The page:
And hey, if anyone is rocking a T-Mobile G1, this Gmote app is honestly the coolest one I've come across yet. I'm seriously typing this from my phone (well, then editing typos later), not touching the computer at all. If you haven't got one, switch to T-Mobile and get one.

  6. #6
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    Originally posted by: Zak Jones!
    And hey, if anyone is rocking a T-Mobile G1, this Gmote app is honestly the coolest one I've come across yet. I'm seriously typing this from my phone (well, then editing typos later), not touching the computer at all. If you haven't got one, switch to T-Mobile and get one.
    Nah, thanks. I use a Nokia N95 and I have PuTTy on it using RSA keys instead - I can remotely control my server from there (or log in to my laptop). Works great over 3G as well as HSDPA and WiFi. For longer stuff (downloads or updates), it's easier to run stuff under a screen so I can detach, log out and come back later. The web browser's pretty good as well. I don't really see the point of GMote...

    James
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    UseLinux.net
    -----------------------------

    perl -e 'use Math::Complex;$|=1;for$r(0..24){for$c (0..79){$C=cplx(($c/20.0)-3.0,-($r/12.0)+1.0);$Z= cplx(0,0);for($i=0;($i<80)&&(abs($Z)<2.0);$i++){$Z =$Z*$Z+$C;}print$i>=80?"*":" ";}print"\n";}'

  7. #7
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    I've been eyeing up the N95 and G1 for awhile now... (I'm not a big iPhone fan)

    I'm currently using a BB 8330 on the Verizon network. I can ssh into my box as well, but the screen is to small for much more than basic command line entries.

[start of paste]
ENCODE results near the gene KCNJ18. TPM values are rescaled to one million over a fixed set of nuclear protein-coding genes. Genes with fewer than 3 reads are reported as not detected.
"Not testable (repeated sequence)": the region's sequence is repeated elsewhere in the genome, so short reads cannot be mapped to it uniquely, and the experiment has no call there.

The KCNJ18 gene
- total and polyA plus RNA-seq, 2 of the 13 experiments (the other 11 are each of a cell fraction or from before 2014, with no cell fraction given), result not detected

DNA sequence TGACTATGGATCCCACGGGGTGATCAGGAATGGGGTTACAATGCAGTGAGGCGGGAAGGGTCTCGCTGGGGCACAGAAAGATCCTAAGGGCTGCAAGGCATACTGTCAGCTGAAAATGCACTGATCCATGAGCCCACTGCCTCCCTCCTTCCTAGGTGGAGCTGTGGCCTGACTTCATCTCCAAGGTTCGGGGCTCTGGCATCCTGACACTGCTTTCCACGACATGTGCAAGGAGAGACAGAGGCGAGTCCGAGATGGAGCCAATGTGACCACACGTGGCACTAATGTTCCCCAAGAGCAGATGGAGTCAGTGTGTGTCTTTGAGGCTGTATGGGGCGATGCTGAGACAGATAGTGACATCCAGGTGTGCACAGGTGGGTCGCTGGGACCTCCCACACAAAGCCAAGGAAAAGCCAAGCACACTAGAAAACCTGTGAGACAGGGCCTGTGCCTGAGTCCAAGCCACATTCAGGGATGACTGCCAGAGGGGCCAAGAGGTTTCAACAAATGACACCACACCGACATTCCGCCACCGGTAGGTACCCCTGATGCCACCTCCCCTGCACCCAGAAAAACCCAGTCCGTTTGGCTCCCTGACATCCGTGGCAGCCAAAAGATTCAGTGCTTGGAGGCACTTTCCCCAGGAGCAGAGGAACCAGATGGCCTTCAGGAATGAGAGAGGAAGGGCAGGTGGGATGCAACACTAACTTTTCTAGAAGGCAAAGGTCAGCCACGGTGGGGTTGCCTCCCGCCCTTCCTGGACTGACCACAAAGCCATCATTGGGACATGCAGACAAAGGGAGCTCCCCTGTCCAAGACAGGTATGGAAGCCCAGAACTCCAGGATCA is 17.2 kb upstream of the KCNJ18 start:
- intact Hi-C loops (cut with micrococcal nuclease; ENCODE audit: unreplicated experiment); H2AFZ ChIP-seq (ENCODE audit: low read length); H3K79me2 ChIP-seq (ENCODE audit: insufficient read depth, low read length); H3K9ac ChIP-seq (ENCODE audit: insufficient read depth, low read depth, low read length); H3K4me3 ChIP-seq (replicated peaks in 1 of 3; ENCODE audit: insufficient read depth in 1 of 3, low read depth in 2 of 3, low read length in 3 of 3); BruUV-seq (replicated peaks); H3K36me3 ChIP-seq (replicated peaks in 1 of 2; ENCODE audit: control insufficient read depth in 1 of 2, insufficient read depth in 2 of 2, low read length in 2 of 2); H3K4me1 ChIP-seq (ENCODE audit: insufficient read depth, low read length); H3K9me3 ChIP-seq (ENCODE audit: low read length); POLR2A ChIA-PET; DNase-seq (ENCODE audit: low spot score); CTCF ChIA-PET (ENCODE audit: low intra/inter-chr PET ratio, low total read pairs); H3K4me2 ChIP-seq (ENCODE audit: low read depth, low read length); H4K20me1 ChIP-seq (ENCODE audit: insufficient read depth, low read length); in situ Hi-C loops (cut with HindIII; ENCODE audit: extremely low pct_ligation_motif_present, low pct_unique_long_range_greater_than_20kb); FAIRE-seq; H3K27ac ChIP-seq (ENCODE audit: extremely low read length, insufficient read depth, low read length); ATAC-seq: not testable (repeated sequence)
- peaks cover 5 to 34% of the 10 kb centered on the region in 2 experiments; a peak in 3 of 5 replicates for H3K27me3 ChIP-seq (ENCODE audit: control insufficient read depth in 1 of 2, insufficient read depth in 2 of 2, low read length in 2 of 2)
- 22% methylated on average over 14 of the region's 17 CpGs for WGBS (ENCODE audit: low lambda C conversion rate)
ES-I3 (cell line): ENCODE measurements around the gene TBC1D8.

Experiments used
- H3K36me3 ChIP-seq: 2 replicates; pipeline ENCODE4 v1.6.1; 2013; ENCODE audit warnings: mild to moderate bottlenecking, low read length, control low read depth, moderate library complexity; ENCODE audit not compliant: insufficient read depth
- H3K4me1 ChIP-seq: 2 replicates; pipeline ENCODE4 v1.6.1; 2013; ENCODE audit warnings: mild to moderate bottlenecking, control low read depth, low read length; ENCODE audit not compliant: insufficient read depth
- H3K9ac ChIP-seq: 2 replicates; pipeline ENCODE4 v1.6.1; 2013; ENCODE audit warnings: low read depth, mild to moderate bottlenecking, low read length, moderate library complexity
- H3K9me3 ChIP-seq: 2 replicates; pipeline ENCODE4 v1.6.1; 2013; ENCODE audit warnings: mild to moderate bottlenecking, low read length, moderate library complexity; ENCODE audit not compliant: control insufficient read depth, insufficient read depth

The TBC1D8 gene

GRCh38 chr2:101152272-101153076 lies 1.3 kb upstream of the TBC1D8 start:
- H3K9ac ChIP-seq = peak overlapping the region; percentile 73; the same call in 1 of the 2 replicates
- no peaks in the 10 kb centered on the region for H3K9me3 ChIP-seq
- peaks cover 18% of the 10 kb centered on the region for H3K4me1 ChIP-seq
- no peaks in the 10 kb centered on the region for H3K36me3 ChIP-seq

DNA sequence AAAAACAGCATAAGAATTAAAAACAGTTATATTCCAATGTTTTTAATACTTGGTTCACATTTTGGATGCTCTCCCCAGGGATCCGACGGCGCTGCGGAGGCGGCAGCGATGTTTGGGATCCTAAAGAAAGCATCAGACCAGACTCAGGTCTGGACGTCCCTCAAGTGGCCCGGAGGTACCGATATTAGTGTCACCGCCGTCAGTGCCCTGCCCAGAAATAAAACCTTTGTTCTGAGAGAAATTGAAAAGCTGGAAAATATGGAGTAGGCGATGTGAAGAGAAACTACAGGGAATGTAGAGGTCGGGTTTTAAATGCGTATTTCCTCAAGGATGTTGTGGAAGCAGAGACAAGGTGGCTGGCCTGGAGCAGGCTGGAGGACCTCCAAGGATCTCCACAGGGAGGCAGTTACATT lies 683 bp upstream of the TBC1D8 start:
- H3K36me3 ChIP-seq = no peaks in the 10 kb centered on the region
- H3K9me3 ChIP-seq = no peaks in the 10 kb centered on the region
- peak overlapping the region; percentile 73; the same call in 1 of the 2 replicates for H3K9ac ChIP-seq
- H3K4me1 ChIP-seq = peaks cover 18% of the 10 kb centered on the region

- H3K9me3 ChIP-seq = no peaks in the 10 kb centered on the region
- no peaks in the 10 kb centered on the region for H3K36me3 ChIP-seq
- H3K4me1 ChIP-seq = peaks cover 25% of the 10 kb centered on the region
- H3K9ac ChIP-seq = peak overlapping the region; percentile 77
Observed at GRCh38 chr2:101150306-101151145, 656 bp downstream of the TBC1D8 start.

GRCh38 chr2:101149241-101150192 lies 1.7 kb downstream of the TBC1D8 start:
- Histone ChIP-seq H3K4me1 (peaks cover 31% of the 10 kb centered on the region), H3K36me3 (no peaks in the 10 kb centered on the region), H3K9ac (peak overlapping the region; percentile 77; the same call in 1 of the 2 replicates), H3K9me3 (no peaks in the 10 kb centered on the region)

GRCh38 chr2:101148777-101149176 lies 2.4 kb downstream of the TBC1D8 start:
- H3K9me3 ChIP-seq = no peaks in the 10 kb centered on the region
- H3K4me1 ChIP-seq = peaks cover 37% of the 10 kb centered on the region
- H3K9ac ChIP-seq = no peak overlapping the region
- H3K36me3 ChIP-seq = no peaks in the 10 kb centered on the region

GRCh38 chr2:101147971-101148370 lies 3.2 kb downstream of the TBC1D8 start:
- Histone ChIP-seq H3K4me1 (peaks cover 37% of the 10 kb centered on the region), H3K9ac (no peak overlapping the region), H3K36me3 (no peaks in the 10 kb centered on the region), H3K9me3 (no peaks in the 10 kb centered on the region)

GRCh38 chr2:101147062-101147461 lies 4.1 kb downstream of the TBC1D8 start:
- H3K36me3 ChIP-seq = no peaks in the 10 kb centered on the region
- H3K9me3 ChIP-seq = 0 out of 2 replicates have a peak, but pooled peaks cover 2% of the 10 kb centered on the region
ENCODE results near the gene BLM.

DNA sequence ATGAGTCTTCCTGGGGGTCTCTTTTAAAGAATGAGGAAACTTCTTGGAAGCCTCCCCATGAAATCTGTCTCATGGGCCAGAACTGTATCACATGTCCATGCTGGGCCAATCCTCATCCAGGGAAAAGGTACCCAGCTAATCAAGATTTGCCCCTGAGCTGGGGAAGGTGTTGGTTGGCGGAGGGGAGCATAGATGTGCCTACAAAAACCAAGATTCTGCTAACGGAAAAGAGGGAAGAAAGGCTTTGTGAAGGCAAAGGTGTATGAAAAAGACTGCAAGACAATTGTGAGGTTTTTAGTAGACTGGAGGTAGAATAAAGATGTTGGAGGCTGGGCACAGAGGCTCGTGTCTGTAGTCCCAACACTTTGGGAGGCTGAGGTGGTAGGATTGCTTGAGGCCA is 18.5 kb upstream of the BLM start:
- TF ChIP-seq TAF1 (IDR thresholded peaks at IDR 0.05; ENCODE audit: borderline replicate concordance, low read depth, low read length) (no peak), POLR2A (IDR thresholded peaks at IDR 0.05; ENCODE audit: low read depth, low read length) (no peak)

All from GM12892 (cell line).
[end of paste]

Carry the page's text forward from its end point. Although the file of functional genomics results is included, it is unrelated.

I was hoping they would make their way to Verizon, but it doesn't seem like that is going to happen anytime soon. Additionally, I have two main work email accounts I have to connect too. One is a GroupWise and the other a *sigh* Exchange account. I think the N95 has support already, but the G1 is currently in development.

    I'm thinking if I can hold out until after my target move date, then I can check what service is reliable locally at that point (and hopefully my new job doesn't use Exchange ).
    "Whenever you find yourself on the side of the majority, it's time to pause and reflect."

    -Mark Twain

  8. #8
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    @SA

    Yeah, Gmote is mostly just a novelty. You can't do much of anything unless you're actually looking at the monitor. It would be useful as a presentation remote, perhaps, but that's about the only thing I can imagine, other than the wow factor. Which I'm getting over. The G1's really neat though. All sorts of cool stuff. Wish I knew enough coding to write my own apps.